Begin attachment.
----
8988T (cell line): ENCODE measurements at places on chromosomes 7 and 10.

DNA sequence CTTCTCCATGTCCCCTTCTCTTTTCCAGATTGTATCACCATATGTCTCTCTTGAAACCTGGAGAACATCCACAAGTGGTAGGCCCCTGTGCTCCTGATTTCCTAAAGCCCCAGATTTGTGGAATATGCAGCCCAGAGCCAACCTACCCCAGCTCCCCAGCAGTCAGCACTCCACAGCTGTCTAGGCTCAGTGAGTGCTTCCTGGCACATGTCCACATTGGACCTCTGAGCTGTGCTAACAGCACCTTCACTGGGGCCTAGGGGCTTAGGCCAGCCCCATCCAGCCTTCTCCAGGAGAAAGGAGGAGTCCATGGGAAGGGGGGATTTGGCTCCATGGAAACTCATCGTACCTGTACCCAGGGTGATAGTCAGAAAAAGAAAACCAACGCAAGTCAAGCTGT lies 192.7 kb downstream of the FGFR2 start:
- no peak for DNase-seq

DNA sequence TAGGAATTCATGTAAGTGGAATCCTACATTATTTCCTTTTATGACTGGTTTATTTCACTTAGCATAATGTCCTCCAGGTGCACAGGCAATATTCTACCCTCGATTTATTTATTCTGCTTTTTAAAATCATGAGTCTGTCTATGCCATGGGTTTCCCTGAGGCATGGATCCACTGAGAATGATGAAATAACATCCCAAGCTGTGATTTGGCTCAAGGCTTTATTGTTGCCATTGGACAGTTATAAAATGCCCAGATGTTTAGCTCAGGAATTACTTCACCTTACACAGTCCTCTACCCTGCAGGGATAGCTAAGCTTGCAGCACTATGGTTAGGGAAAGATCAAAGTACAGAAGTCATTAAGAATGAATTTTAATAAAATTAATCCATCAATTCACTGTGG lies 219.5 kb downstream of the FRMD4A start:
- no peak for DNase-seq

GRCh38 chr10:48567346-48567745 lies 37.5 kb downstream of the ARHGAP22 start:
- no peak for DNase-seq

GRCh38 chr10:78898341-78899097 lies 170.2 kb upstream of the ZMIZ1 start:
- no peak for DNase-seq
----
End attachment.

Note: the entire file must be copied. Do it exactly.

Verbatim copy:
8988T (cell line): ENCODE measurements at places on chromosomes 7 and 10.

DNA sequence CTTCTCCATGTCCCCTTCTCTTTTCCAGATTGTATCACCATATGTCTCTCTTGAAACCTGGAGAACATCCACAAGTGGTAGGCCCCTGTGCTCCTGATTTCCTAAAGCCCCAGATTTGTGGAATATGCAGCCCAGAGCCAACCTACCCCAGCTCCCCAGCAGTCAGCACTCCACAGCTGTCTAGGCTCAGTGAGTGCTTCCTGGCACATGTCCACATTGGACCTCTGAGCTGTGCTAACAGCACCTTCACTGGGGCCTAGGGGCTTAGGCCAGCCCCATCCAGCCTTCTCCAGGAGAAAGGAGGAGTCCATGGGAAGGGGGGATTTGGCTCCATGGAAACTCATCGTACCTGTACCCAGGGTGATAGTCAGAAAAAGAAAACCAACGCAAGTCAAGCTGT lies 192.7 kb downstream of the FGFR2 start:
- no peak for DNase-seq

DNA sequence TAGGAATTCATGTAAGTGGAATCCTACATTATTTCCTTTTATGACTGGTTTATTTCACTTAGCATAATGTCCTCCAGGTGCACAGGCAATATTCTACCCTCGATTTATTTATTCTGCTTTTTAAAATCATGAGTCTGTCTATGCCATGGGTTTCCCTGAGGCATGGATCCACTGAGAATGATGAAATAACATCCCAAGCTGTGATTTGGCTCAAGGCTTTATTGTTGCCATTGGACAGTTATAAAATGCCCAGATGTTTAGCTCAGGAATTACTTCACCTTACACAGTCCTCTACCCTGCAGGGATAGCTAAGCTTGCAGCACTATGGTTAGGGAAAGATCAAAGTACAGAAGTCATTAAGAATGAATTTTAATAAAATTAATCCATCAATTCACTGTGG lies 219.5 kb downstream of the FRMD4A start:
- no peak for DNase-seq

GRCh38 chr10:48567346-48567745 lies 37.5 kb downstream of the ARHGAP22 start:
- no peak for DNase-seq

GRCh38 chr10:78898341-78899097 lies 170.2 kb upstream of the ZMIZ1 start:
- no peak for DNase-seq